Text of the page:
For a movie that should be taken with as much salt as you can stand on your popcorn, The Day After Tomorrow has snowballed into one hot topic.
Not bad for a film that hails from the same Hollywood stable that thought up Independence Day and Godzilla, films that paid overblown homage to the maxim that bigger - much, much bigger - is better (or not, if you agreed with the critics). In The Day After Tomorrow, the filmmakers stuck to their big guns.
The $125-million behemoth recounts how, in a matter of days or weeks (time-keeping is fuzzy), global warming plunges the northern hemisphere into a new ice age. According to the straight-faced script, the melting of the polar ice caps floods the Atlantic Ocean with fresh water, shutting down the Atlantic thermohaline circulation (the Atlantic thermohaline circulation, which includes the Gulf Stream, acts like an oceanic conveyer belt that carries heat from the tropics to the North Atlantic region, and is dependant on the interplay between temperature and salt content). This shutdown triggers a blitz of natural disasters - a 13-degree drop in ocean temperature, snow-storms in India, jumbo hailstones that pelt down on the denizens of Tokyo, a cluster of tornadoes that rip Los Angeles apart, and three ginormous hurricanes that drag freezing air from the upper atmosphere and drop it on hapless cities down below. Then, of course, there's the tsunami and ice age that sweep Manhattan - just recovering from the damage inflicted by Godzilla - in quick succession.
The Day After Tomorrow boasts all the essential plot developments and characters peculiar to disaster-cum-apocalypse flicks. The worst-case scenario, the city/planet under siege, the corny dialogue, the storylines of families torn apart and courting couples drawn closer, and the ridiculed scientist (sometimes fireman) who knows what's happening but can't get anyone to listen to him - all these have become the stock-in-trade of the genre since the days of The Towering Inferno and Earthquake of the 1970s. Only these days, of course, there's CGI (computer-generated imagery), and that gets better and pricier by the blockbuster.
To their credit, however, the writers of The Day After Tomorrow occasionally flaunt a wicked sense of political humour. So, for example, audiences can chuckle along when the filmmakers have the Mexican president close the Mexico-US border to stem the tide of American refugees overrunning his balmier countryside.
As apocalypse flick, The Day After Tomorrow is perfectly passable bunkum.
But back in the US the film and its creators have developed political pretensions, sparking debate since it's been adopted as banner-film by statesmen and environmentalists, including former vice-president Al Gore and high-profile activist group MoveOn.org. They hope that the movie - its flawed science and hyperbole notwithstanding - will stoke discussion and rekindle interest in issues around global warming.
Others, like government scientists and scholars, fear that the movie's science fictions may blind audiences to the real science and the real concerns.
UCT's Associate Professor Bruce Hewitson, head of the Climate Systems Analysis Group (CSAG), is inclined to sympathise with this view. "I deal a lot with politicians and people who would do anything to avoid doing something about these issues," he said after attending a preview screening of the film (during which he had a couple of good laughs). "My concern is that they could easily point at a film like this and say: 'Look, it's all nonsense'."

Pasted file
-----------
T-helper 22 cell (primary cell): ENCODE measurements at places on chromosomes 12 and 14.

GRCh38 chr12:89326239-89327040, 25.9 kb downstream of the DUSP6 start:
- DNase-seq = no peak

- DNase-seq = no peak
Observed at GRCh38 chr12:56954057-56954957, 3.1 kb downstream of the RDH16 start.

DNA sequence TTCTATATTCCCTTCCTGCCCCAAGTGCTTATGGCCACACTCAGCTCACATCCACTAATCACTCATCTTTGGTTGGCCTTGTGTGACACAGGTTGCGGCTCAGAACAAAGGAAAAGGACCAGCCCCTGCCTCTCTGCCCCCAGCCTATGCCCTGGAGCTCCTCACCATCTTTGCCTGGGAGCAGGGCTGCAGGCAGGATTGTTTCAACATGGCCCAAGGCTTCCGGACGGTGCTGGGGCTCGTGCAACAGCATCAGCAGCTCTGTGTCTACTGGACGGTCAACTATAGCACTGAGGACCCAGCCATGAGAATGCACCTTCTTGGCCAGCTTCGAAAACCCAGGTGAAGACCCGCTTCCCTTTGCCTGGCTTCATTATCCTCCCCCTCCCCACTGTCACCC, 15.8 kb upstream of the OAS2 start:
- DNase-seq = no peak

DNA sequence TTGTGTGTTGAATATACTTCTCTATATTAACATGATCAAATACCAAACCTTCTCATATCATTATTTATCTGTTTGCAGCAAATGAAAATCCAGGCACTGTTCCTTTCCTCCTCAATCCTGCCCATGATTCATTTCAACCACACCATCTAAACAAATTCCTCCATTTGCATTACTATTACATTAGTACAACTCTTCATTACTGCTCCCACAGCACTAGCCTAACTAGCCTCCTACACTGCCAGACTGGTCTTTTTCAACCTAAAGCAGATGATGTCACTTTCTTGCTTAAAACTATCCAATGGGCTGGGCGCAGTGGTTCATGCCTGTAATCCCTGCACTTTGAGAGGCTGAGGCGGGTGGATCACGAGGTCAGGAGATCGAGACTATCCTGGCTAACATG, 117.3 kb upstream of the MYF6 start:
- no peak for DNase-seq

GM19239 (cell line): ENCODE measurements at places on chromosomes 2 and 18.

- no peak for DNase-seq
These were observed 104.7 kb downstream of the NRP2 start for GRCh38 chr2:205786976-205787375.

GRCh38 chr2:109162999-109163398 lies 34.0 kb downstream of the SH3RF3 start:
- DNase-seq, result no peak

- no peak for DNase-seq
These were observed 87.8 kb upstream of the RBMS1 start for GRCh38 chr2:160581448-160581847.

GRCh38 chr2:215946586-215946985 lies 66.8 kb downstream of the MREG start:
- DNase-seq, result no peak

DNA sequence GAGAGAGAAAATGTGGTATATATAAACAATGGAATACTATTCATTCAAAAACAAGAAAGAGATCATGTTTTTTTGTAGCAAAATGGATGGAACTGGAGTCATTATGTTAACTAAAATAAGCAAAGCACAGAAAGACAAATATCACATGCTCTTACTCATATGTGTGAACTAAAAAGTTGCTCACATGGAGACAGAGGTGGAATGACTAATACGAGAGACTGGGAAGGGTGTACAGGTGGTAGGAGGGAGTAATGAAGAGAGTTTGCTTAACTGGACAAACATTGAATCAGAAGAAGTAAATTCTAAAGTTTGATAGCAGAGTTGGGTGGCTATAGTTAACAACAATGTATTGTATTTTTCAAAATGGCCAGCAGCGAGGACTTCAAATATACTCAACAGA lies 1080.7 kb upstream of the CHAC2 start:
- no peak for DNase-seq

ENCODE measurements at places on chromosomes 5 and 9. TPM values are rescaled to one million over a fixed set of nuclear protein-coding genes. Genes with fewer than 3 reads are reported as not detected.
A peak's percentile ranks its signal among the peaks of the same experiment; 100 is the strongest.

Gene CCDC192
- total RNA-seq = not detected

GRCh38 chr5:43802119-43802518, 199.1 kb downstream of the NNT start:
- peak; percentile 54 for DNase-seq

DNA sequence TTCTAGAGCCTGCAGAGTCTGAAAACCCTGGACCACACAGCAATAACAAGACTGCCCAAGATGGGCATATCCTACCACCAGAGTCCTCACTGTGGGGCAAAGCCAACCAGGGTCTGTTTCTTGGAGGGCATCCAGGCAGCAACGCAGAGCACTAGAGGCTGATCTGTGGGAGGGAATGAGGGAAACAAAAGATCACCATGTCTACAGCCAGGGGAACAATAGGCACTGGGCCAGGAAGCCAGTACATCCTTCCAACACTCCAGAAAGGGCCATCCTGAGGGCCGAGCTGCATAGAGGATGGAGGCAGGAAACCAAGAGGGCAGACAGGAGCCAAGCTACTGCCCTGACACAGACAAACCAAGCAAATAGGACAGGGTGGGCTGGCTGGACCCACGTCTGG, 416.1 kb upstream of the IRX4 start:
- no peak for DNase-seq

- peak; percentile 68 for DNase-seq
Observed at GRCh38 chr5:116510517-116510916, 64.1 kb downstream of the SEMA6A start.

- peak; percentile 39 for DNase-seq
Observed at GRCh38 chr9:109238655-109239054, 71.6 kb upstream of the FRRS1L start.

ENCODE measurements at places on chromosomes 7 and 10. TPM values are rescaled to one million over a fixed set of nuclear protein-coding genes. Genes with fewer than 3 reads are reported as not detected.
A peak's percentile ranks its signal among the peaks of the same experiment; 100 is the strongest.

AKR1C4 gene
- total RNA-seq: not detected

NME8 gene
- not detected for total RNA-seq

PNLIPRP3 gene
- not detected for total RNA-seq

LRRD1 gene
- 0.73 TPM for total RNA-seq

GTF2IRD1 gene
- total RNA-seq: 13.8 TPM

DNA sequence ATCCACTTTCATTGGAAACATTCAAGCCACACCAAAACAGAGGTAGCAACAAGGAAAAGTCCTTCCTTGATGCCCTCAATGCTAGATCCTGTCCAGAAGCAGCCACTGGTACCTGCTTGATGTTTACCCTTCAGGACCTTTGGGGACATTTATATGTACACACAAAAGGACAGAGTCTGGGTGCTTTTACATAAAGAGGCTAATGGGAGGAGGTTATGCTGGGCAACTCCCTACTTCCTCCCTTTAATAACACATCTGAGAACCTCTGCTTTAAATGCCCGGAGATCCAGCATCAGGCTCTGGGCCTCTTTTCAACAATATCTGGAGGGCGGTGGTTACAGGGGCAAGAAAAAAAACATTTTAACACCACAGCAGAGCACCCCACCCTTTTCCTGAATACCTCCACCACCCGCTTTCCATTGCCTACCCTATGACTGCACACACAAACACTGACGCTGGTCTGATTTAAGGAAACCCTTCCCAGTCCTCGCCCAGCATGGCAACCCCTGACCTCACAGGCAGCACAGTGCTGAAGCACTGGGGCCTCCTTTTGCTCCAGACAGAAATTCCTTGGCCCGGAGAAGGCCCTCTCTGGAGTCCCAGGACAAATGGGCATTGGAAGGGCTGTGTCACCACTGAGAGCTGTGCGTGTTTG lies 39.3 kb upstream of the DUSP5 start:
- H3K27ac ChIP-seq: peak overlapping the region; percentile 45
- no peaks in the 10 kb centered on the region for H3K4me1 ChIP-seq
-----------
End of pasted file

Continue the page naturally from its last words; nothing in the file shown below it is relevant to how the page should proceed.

And there are quite a few severe distortions serious science in the film, he points out. The abrupt onset of the ice age and the timeline of the polar melting is near impossible, likewise much of the physics is impossible, and there's little chance that global warming is going to lead to global cooling, he reports.
Emma Archer, a research associate with the CSAG, agrees with Hewitson as far as the science is concerned, but holds a different view as to The Day After Tomorrow's social and political impact. She points out that audiences, their interest piqued by the film - and over-the-top it may be - appear to have already made their way to a couple of websites that cover the science more accurately. "It's good to get people talking about the issues," she says.
Other CSAG members to attend the screening take a lighter view of the film - once they'd stopped laughing at the science. Amid the film's fallacies and gaffes, Dr Remi Tailleux and doctoral student Suzanne Carter even spotted a couple of true-to-life moments - scientists drilling at the poles (although there's usually more than three of them, says Tailleux), indolent government officials, the researchers' empty coffee pots. As goofball as the science may be, Carter admits to taking a shine to The Day After Tomorrow. "It's a good disaster movie," she said. "And the CGI is fantastic."
Hewitson, however, figures he could have put the film's overblown budget to much better use - although maybe not nearly so cinematically - had the Tinsel Town cheque landed in his fund instead. So, for instance, he and his group could have produced a must-have impact analysis (and climate modelling) for southern Africa that could match that of the developed world, he says. "We could do it with half of that," he snorts.
Monday Paper would like to extend its thanks to Emma Archer, Suzanne Carter, Assoc Prof Bruce Hewitson, Chris Jack, Anna Steynor and Dr Remi Tailleux for joining us for the press screening of The Day After Tomorrow, and for chatting to us.
This work is licensed under a Creative Commons Attribution-NoDerivatives 4.0 International License.
Please view the republishing articles page for more information.